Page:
Huawei: Software developer accuses manufacturers of espionage attempts in Pakistan

Huawei has been arguing with Business Efficiency Solutions LLC (BES) in the US for a while. Now it goes to the federal court in the United States. For example, BES, who worked as a contractor for Huawei, told the Chinese manufacturer that a project in Pakistan had been asked to implement a back door. Huawei wanted to spy on sensitive government data. Huawei vehemently denies the allegations.

BES also accuses Huawei of stealing technology. Huawei is said to have also demanded that BES in China set up a system for Huawei that would give the company access to data on government employees and citizens of Pakistan. The whole thing was to be done as part of a surveillance project in the city of Lahore, Pakistan, which was part of a “Safe Cities” initiative. In the meantime, by the way, they are also checking within Pakistan what this is all about.

However, the CEO of the Punjab Safe Cities Authority, which is overseeing the project in Pakistan, says that no evidence has yet been found that Huawei has spied on data. A spokesman for Huawei added that they respect the intellectual property of others and that there is no evidence that Huawei ever used back doors in any of its products. In the past it had been admitted that a separate version of the Lahore system had been set up in China, but that this was only done for test purposes and isolated from the live network. So you couldn't or didn't want to record any real data. BES presents it differently, because that was exactly the purpose.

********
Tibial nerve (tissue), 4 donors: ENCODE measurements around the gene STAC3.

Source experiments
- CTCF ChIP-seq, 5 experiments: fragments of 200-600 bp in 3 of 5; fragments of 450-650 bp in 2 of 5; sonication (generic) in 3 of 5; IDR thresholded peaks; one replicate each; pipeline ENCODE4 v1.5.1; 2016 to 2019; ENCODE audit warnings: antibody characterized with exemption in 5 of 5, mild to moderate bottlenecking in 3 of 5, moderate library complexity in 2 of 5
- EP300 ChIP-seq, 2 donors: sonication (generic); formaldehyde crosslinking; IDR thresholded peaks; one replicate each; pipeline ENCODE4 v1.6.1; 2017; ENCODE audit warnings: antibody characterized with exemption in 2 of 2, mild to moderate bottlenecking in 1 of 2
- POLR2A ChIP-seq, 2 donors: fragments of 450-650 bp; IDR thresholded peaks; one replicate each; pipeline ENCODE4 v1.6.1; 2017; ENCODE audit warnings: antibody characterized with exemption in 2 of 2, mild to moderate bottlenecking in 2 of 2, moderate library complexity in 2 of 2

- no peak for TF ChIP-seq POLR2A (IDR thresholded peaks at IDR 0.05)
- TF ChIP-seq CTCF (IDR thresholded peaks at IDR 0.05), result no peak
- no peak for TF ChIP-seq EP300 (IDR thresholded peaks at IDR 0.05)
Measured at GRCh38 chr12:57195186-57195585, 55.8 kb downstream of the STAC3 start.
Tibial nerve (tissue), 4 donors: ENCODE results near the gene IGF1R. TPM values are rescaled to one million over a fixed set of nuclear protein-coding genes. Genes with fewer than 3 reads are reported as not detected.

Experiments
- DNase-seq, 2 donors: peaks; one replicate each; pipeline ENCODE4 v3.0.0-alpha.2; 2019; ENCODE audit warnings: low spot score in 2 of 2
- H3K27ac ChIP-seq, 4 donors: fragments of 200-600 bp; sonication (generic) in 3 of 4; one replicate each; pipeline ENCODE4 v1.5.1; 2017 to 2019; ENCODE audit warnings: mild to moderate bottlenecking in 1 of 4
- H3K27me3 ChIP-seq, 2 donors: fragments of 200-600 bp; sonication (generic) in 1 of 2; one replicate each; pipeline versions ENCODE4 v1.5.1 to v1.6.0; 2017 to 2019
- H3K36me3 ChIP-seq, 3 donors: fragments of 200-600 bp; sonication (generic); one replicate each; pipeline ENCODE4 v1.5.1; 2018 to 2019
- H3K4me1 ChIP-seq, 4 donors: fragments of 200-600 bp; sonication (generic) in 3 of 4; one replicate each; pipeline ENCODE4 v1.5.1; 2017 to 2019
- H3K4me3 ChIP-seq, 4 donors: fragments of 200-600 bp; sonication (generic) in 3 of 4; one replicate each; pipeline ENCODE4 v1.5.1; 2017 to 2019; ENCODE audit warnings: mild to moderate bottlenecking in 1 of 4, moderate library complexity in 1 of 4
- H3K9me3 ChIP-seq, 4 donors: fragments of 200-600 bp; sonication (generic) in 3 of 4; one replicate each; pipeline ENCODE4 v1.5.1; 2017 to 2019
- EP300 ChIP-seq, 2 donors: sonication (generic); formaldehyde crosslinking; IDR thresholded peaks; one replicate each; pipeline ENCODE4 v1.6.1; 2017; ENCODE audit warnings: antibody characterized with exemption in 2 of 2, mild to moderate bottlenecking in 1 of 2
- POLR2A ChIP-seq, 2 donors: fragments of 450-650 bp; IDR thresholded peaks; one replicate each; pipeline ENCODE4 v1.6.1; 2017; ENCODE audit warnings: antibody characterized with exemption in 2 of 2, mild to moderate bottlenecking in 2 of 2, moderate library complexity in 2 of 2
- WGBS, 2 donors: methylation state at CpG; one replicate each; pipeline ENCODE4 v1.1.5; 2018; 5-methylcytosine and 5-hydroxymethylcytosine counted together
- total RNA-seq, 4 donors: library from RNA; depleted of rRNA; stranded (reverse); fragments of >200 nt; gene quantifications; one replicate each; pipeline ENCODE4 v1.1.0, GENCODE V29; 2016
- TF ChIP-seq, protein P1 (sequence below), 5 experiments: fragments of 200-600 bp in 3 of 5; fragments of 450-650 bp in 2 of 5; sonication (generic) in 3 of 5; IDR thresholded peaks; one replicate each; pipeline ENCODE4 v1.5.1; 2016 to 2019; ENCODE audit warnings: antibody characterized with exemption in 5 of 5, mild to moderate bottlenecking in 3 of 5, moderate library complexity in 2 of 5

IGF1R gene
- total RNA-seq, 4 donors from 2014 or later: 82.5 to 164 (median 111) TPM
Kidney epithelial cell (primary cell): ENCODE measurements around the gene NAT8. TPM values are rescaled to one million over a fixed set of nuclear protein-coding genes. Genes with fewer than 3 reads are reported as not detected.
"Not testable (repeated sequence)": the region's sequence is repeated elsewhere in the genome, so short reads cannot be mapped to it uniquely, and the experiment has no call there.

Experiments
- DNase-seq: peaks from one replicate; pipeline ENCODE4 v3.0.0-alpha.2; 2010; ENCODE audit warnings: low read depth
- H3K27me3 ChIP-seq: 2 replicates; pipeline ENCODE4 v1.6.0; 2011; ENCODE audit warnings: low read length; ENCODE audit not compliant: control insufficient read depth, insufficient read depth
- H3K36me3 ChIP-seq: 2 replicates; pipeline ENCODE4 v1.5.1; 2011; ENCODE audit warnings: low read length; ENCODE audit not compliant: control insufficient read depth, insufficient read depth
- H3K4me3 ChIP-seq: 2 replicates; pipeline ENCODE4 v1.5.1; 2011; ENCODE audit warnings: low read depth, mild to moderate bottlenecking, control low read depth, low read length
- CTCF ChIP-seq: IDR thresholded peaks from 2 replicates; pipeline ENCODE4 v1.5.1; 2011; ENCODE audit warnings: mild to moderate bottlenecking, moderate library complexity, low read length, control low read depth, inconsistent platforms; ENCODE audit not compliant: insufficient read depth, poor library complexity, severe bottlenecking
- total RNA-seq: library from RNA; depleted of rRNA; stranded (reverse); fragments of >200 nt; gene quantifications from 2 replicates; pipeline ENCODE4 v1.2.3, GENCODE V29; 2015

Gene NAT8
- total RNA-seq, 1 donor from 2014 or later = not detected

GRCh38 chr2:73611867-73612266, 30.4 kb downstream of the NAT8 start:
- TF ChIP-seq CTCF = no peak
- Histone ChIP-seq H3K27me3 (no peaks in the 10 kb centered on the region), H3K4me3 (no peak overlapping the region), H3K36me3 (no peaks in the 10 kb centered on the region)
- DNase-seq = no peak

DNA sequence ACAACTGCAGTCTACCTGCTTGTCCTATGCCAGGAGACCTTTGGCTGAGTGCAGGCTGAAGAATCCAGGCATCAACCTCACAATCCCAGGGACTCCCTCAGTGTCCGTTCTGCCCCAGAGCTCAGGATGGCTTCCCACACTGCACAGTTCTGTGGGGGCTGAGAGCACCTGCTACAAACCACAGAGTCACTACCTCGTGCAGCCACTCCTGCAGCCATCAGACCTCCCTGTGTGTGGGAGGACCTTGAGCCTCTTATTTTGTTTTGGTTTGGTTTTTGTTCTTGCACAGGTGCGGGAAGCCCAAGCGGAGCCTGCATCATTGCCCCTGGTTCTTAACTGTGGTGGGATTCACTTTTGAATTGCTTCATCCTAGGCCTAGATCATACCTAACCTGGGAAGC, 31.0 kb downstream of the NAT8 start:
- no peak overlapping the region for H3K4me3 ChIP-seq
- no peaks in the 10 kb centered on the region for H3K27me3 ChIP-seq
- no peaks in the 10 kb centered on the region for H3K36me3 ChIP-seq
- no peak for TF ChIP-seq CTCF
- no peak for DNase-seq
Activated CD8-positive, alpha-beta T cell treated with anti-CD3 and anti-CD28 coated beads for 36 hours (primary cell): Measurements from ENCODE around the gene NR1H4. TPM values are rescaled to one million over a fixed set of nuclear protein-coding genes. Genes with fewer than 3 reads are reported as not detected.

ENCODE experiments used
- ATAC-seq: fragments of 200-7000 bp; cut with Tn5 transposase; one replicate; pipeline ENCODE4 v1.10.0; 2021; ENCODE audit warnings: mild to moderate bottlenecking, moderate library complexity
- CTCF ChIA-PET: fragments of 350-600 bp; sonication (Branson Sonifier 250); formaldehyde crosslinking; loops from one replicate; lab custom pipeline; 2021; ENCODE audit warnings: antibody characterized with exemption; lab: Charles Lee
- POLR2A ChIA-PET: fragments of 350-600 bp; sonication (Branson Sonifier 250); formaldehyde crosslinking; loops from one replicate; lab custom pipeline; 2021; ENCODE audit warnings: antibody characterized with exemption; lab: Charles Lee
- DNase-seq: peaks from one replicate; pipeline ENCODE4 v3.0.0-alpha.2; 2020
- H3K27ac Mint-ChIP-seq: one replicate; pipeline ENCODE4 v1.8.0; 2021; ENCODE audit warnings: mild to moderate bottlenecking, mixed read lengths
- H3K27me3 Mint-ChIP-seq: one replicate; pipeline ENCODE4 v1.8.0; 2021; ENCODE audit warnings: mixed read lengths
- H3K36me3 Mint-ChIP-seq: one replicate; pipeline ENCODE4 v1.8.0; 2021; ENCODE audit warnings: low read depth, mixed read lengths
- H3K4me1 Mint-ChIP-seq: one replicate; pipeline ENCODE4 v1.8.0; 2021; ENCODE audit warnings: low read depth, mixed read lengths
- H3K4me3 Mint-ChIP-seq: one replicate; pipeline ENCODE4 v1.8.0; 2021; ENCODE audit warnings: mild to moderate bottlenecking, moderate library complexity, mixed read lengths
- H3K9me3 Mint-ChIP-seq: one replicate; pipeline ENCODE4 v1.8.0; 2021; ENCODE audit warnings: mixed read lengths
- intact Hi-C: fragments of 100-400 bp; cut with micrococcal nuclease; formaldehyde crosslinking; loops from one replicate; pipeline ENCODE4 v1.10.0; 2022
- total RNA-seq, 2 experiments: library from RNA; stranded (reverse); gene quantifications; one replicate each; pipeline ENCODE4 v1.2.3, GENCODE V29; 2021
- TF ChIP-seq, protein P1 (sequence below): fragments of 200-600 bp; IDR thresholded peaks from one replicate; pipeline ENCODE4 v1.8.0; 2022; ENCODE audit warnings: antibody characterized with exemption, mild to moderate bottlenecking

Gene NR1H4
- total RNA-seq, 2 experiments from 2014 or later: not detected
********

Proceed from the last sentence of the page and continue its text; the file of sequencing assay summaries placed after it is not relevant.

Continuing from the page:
Incidentally, BES and Huawei worked together on the project in Lahore in Pakistan, but business relationships then got into trouble and they sued each other. BES now no longer offers any services and no longer reports any income. But there was also other criticism of Huawei's Safe Cities projects. Data protectionists criticized Huawei, for example, that it was now exporting surveillance mechanisms like those used in China in order to control the population. Huawei itself does not want to hear about it and explains that it is not about monitoring citizens, but about protecting them from crime. Pakistan has been the most important customer so far.

It is probably impossible for an outsider to judge whether Huawei has recorded sensitive data from Pakistan, as BES claims, or whether they are trying to get more money after a failed deal. An end to the legal proceedings is also not in sight for the time being.

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